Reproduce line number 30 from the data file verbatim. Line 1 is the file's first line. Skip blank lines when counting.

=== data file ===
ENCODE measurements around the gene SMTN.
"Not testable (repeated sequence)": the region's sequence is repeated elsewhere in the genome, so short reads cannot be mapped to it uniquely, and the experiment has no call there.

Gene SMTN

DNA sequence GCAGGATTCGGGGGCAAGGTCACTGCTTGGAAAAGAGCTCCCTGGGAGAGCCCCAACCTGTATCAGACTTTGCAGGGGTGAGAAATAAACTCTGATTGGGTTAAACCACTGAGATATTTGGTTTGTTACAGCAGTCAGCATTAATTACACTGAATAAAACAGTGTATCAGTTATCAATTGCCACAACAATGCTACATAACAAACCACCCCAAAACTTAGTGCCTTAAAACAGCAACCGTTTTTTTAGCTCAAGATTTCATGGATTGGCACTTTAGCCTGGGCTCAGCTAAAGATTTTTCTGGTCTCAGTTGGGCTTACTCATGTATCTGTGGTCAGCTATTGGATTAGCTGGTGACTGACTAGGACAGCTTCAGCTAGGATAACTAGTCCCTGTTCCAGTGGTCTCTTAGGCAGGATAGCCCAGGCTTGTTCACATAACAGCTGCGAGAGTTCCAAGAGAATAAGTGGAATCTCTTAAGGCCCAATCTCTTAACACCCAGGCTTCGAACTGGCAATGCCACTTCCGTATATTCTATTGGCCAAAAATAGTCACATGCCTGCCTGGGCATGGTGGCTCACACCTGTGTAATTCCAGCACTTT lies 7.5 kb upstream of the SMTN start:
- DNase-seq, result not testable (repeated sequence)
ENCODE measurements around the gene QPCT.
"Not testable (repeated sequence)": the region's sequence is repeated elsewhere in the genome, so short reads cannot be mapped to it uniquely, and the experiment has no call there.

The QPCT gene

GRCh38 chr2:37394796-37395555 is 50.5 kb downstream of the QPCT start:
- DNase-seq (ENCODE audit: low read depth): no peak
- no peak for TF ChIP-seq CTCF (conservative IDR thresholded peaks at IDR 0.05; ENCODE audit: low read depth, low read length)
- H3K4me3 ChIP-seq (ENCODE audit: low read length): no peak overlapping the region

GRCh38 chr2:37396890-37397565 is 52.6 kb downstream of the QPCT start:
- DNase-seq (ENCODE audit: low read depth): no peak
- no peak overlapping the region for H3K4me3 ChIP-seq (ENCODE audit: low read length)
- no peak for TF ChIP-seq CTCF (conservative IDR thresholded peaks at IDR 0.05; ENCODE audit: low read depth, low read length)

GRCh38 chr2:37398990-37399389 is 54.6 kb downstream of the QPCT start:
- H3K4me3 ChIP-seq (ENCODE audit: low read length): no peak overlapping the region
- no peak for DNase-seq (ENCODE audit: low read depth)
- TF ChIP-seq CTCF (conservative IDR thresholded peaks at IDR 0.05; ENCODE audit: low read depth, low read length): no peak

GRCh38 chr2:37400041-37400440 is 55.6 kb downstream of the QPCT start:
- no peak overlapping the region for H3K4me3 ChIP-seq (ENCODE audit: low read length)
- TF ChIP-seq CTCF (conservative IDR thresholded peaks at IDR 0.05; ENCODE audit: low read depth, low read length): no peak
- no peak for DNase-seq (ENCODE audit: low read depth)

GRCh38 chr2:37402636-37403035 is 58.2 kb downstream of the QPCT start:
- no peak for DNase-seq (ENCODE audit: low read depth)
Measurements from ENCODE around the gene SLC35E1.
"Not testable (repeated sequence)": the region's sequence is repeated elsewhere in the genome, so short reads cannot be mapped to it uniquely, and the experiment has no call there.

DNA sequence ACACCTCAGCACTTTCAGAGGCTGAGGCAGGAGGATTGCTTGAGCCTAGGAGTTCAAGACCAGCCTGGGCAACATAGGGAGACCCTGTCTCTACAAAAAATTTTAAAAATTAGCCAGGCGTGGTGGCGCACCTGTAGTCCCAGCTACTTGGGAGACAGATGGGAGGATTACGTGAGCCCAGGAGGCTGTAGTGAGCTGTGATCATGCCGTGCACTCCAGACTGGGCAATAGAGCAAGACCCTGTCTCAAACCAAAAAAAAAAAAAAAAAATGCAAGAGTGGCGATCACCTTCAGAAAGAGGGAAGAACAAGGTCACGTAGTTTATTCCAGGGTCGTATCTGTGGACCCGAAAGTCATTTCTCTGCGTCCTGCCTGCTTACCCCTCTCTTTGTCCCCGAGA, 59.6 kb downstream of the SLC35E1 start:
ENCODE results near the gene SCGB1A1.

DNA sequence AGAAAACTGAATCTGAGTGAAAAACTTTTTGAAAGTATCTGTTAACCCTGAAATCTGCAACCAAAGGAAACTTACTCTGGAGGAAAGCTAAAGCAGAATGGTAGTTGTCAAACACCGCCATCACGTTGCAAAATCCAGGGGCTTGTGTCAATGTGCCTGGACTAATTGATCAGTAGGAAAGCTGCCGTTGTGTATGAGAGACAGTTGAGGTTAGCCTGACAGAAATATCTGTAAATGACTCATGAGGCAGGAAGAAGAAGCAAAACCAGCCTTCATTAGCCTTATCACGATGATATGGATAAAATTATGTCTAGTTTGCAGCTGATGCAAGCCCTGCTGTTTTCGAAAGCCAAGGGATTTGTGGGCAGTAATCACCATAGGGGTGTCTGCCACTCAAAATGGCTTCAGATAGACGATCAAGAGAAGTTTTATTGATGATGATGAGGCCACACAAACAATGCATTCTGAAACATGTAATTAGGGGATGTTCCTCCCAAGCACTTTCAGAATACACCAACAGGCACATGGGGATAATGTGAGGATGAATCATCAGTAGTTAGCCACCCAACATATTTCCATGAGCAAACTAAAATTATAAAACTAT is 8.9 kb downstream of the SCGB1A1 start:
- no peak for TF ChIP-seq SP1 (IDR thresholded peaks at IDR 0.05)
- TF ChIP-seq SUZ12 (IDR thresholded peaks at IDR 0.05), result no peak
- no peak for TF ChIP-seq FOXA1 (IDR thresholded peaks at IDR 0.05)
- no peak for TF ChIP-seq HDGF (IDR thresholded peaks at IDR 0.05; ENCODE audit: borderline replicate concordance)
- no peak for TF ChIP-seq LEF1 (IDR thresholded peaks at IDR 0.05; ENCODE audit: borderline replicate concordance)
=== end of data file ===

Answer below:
ENCODE results near the gene SCGB1A1.